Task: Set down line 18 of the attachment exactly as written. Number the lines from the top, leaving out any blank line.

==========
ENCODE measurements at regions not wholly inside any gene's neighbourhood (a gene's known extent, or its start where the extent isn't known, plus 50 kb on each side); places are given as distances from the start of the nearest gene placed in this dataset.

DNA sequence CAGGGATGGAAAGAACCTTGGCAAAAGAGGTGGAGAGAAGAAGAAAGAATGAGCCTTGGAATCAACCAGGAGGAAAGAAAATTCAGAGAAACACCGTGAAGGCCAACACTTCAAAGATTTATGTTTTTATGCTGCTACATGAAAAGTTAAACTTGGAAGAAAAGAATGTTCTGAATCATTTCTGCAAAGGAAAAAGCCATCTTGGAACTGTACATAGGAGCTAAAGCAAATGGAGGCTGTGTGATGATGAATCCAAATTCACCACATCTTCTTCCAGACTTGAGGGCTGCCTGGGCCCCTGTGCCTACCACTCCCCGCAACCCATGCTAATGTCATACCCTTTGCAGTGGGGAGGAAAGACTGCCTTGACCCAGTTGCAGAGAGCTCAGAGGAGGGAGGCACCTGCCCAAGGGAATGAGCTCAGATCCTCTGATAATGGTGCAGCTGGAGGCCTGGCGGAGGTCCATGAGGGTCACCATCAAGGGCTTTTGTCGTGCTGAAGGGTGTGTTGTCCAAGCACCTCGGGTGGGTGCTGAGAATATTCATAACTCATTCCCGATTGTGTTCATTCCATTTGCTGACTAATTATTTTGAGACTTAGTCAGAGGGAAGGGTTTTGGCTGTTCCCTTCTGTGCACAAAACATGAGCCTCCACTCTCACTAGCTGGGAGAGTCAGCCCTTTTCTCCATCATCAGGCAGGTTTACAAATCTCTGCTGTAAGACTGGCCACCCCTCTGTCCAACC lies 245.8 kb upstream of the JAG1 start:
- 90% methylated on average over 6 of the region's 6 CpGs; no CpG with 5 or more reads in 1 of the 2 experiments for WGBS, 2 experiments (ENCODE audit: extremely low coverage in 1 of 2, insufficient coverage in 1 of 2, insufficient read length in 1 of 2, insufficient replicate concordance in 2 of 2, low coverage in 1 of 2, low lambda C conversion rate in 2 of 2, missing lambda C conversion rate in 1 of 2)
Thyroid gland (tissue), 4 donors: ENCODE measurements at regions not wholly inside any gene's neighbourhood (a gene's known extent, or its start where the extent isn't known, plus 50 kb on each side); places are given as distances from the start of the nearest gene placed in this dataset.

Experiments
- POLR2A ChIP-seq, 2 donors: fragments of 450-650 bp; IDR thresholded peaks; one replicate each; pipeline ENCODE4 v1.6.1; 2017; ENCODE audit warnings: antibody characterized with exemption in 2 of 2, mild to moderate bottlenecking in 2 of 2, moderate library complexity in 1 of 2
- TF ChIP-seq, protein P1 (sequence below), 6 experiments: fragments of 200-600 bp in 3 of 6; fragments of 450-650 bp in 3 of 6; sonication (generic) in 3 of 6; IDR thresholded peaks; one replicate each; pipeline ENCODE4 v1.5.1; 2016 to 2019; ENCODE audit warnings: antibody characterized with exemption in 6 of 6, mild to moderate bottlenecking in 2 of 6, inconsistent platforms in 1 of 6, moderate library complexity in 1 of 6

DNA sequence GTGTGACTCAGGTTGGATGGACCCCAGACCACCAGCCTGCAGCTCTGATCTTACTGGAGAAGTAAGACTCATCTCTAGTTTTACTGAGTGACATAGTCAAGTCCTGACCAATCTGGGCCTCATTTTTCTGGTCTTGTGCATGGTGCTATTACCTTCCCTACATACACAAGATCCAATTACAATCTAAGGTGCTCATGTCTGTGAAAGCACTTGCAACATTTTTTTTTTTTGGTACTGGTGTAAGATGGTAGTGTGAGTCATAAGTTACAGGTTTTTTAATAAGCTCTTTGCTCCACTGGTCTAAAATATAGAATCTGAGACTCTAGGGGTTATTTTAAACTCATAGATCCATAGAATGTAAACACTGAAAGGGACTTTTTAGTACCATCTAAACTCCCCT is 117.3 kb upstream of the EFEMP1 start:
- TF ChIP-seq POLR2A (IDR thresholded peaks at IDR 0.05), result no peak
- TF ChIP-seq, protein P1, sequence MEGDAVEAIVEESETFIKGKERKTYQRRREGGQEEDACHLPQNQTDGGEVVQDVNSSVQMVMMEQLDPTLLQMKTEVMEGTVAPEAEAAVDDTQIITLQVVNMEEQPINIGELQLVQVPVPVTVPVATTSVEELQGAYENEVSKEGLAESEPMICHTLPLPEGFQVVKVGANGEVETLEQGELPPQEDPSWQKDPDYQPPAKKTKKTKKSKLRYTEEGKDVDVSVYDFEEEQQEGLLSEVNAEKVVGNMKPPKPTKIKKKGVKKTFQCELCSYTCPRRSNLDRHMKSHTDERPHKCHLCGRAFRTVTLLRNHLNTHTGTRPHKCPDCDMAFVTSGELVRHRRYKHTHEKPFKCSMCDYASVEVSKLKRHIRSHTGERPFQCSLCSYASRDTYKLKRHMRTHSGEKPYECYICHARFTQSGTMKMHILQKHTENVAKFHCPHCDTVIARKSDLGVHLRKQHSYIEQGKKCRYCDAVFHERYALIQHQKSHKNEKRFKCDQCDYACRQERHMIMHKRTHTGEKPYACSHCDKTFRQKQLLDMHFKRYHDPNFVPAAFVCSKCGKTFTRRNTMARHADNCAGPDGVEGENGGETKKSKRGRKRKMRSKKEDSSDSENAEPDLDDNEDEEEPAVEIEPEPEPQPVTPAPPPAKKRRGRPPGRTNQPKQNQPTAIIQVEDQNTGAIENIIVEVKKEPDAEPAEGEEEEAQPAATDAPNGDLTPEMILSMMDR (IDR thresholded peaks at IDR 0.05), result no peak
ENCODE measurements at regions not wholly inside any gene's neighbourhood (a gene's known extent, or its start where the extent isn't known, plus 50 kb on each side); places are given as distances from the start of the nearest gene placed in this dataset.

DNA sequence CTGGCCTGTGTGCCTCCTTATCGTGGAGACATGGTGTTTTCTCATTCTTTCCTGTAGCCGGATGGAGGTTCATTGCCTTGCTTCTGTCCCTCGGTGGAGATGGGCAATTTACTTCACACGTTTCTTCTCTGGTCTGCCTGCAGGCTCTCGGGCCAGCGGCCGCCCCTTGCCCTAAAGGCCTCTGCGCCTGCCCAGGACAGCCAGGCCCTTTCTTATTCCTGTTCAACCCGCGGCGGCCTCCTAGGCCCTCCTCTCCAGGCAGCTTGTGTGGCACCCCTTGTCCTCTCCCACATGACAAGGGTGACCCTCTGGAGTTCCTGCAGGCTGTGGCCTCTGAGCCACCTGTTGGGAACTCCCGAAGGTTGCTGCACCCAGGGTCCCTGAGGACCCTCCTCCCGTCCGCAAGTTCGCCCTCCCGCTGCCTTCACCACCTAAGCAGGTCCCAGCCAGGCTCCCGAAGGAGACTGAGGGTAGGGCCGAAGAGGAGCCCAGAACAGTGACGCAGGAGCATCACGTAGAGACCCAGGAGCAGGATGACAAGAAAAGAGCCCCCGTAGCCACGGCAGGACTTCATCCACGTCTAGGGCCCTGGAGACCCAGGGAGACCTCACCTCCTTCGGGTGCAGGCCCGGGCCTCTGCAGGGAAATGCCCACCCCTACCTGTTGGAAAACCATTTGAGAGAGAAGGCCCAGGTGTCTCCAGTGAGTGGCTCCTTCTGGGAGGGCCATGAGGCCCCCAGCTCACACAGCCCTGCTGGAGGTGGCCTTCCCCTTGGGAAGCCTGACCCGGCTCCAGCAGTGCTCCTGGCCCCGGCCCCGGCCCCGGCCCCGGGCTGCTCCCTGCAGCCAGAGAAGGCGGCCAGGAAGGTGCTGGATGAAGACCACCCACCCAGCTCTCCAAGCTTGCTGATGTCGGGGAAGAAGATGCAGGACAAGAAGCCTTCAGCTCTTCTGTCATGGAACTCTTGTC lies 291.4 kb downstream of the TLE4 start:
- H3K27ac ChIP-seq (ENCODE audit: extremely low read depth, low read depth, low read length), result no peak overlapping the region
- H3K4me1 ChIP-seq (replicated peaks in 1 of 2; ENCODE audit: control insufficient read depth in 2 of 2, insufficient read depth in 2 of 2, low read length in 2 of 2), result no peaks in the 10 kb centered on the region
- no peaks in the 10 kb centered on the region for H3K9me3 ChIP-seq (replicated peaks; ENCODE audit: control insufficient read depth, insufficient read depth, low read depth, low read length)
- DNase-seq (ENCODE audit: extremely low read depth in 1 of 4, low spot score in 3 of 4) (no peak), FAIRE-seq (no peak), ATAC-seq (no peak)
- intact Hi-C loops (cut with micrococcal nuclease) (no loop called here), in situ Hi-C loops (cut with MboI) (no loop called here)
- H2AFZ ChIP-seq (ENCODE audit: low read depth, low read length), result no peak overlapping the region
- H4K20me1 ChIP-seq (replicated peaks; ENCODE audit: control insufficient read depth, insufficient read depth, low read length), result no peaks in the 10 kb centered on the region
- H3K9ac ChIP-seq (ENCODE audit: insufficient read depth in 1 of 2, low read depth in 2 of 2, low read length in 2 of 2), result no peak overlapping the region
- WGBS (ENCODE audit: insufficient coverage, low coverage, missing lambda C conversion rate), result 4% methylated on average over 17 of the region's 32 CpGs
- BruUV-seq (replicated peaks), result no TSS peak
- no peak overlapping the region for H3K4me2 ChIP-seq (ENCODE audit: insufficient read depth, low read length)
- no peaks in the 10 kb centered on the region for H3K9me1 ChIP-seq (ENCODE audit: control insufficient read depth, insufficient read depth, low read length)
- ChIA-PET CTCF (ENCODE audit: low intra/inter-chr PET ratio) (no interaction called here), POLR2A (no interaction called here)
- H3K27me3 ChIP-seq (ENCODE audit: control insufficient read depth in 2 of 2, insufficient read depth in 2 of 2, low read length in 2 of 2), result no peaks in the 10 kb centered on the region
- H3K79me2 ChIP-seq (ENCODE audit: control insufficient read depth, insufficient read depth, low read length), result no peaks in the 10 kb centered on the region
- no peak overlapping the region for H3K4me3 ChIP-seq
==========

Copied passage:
- H2AFZ ChIP-seq (ENCODE audit: low read depth, low read length), result no peak overlapping the region